Monday, July 17, 2006

Walking With Renee

I just found out that one of my favorite obscure bands, Lotion -- best known probably for having Thomas Pynchon write the liner notes to their second album, which I'll admit is the only reason I heard of them in the first place -- recorded the Left Banke's "Just Walk Away, Renee." I heard a snatch of it on allmusic.com and it wasn't half-bad.

I couldn't find it to download, but know what? There is no end of cover versions of that song. I have the Four Tops version, but I didn't know Kelly Clarkson, Vonda Shepard, Bruce Springsteen, The Association, Rickie Lee Jones, Marshall Crenshaw, Cyndi Lauper, and Bon Jovi have all taken a crack at it, too.

I heard the Cowsills version -- it's so awful it's good. Billy Bragg does a beautiful inspired take on it, too, where the tune serves as a backup to his own poetic ramblings about an old girlfriend. (I can't stop playing it.) Southside Johnny does it with some great sax and very soulful backup.

Another goopy romantic favorite of mine, another wonderful piece of glittering throwaway heart-melting trash, is the Tremeloes "Silence is Golden." Looks like everyone and his dog has covered that, too. Frankie Valli and the Four Seasons, for one -- you'd think it would be right up the alley for those cheesemeisters, but they fumble it pretty badly.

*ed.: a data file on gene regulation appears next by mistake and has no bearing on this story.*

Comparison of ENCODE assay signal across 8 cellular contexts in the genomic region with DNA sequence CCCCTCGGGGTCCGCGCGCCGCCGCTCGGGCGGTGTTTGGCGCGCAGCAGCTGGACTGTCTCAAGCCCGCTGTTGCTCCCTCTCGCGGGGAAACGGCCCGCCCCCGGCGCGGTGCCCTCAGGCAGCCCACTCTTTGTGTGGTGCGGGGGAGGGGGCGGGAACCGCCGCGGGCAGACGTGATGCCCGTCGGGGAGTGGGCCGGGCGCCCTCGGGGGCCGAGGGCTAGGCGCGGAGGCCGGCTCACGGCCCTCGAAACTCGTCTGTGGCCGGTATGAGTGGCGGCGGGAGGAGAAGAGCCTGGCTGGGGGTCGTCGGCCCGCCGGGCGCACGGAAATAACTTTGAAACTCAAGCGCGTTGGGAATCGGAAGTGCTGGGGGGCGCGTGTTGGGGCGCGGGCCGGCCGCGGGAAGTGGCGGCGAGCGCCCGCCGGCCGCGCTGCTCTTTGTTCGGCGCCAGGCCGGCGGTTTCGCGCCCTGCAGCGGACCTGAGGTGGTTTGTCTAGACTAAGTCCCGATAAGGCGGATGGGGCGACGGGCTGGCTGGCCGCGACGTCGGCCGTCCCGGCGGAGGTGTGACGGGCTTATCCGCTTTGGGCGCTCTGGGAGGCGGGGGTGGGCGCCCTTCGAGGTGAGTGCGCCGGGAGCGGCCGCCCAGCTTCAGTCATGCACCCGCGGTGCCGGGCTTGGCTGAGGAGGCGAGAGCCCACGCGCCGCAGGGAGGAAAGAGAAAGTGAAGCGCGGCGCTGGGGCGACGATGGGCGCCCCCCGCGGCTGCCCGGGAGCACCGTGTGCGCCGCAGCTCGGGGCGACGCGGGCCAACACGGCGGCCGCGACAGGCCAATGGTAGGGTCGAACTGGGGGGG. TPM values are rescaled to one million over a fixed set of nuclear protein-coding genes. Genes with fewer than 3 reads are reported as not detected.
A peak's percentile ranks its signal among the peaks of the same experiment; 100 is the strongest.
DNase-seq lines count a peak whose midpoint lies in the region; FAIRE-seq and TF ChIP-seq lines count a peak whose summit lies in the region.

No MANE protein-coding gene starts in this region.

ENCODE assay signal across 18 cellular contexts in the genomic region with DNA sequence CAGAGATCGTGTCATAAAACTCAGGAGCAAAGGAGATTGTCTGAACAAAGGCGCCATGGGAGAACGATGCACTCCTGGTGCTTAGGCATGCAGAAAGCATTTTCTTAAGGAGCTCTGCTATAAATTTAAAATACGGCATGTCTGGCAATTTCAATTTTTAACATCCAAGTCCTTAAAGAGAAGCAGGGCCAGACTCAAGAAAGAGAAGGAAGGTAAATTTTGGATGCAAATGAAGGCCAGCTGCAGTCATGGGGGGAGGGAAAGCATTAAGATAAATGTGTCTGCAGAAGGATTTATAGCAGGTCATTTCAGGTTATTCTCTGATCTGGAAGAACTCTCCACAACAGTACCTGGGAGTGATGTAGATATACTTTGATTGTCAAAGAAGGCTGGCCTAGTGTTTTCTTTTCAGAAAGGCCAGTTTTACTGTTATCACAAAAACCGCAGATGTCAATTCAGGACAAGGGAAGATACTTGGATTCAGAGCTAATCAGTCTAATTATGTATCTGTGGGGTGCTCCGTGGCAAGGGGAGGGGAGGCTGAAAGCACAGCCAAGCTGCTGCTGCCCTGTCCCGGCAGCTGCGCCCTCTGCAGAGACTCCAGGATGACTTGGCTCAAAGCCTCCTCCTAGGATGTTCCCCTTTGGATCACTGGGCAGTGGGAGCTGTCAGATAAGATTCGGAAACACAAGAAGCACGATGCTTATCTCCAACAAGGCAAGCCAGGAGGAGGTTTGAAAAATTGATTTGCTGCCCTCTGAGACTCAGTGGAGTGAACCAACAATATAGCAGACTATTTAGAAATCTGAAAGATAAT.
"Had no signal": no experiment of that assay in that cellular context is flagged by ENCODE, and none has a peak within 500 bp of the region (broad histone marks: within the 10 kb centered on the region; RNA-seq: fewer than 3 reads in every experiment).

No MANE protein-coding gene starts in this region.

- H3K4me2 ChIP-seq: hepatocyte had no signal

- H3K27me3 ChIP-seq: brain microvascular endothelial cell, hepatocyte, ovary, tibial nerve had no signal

2 comments:

Martin said...

The original version of Silence is Golden was by the Four Seasons (1964), the cover version was by the Tremeloes in 1967! The Seasons wasted "Silence" by putting it on the B side of their No 1 hit "Rag Doll". In my view and that of most professional critics, the 4 Seasons original of "Silence is Golden" is far superior to the Tremeloes.
Lots of British groups in the 60s and 70s mined the Seasons song book for material

RW said...

Wow, was I ever wrong on my facts regarding the dates. But only a professional critic with a brain full of sand would prefer that abysmal Four Seasons version. It is sheer unlistenable dreck. The arrangement is awful beyond words -- it's slow, bereft of any but the most facile emotion, and what's with that clopping sound in the background? Were they performing on Lawrence Welk? I make no great claims for The Tremeloes as a band, but clearly they or their producer knew how to crack the song open. They found the great gooey core of the song's purely adolescent sentiment and exploited it brilliantly.